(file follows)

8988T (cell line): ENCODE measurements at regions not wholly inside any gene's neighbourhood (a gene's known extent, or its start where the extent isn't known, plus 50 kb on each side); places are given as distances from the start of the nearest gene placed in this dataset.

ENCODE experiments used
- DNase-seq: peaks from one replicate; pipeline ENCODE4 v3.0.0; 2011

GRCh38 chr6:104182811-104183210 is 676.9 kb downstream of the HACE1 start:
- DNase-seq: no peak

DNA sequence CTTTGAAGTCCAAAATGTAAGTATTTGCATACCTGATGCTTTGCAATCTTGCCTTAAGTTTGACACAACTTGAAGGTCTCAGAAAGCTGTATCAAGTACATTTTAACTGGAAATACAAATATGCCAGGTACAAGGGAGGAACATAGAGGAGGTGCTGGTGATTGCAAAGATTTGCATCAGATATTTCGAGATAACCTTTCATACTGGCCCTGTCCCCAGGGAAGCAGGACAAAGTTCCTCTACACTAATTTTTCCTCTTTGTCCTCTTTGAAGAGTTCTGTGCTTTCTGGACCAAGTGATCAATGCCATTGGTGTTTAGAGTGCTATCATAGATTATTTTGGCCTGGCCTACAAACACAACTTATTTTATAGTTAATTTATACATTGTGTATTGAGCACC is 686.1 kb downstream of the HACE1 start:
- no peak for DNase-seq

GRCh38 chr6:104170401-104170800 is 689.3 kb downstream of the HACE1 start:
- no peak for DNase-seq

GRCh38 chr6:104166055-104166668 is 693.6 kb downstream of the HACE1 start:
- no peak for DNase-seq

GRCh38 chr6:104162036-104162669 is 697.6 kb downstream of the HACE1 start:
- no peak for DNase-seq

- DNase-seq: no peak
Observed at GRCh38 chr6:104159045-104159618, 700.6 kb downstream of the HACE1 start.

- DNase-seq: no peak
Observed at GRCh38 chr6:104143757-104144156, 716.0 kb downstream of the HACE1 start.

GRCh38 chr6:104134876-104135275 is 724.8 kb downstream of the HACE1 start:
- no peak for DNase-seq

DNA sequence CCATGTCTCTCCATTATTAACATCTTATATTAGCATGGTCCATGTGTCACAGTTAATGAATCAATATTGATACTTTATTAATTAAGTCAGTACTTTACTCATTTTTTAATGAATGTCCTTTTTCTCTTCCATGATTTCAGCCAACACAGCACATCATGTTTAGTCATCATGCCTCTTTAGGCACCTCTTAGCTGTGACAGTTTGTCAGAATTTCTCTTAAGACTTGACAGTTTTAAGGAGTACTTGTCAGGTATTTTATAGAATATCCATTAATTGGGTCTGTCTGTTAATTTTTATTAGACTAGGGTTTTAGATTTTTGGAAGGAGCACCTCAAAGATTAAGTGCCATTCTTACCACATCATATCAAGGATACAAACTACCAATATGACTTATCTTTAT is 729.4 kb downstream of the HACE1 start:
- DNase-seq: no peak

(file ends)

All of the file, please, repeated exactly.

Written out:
8988T (cell line): ENCODE measurements at regions not wholly inside any gene's neighbourhood (a gene's known extent, or its start where the extent isn't known, plus 50 kb on each side); places are given as distances from the start of the nearest gene placed in this dataset.

ENCODE experiments used
- DNase-seq: peaks from one replicate; pipeline ENCODE4 v3.0.0; 2011

GRCh38 chr6:104182811-104183210 is 676.9 kb downstream of the HACE1 start:
- DNase-seq: no peak

DNA sequence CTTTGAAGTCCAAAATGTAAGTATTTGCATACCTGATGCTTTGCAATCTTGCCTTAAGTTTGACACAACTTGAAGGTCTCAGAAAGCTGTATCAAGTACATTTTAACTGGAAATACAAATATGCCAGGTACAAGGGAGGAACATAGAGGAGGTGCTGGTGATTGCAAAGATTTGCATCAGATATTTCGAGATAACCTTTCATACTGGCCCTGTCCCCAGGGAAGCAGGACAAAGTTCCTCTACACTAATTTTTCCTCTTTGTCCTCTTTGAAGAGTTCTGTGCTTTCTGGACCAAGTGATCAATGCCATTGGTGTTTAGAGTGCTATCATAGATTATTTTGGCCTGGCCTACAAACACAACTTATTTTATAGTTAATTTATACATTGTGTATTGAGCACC is 686.1 kb downstream of the HACE1 start:
- no peak for DNase-seq

GRCh38 chr6:104170401-104170800 is 689.3 kb downstream of the HACE1 start:
- no peak for DNase-seq

GRCh38 chr6:104166055-104166668 is 693.6 kb downstream of the HACE1 start:
- no peak for DNase-seq

GRCh38 chr6:104162036-104162669 is 697.6 kb downstream of the HACE1 start:
- no peak for DNase-seq

- DNase-seq: no peak
Observed at GRCh38 chr6:104159045-104159618, 700.6 kb downstream of the HACE1 start.

- DNase-seq: no peak
Observed at GRCh38 chr6:104143757-104144156, 716.0 kb downstream of the HACE1 start.

GRCh38 chr6:104134876-104135275 is 724.8 kb downstream of the HACE1 start:
- no peak for DNase-seq

DNA sequence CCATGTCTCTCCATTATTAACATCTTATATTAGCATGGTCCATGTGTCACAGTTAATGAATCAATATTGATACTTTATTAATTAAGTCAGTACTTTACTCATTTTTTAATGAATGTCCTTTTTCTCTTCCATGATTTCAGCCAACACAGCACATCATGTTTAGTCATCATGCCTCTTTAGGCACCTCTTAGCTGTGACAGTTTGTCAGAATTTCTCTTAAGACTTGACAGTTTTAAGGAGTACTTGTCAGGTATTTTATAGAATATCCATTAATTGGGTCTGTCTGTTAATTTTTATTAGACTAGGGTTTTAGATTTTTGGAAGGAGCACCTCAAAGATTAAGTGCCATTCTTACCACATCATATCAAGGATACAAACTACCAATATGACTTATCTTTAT is 729.4 kb downstream of the HACE1 start:
- DNase-seq: no peak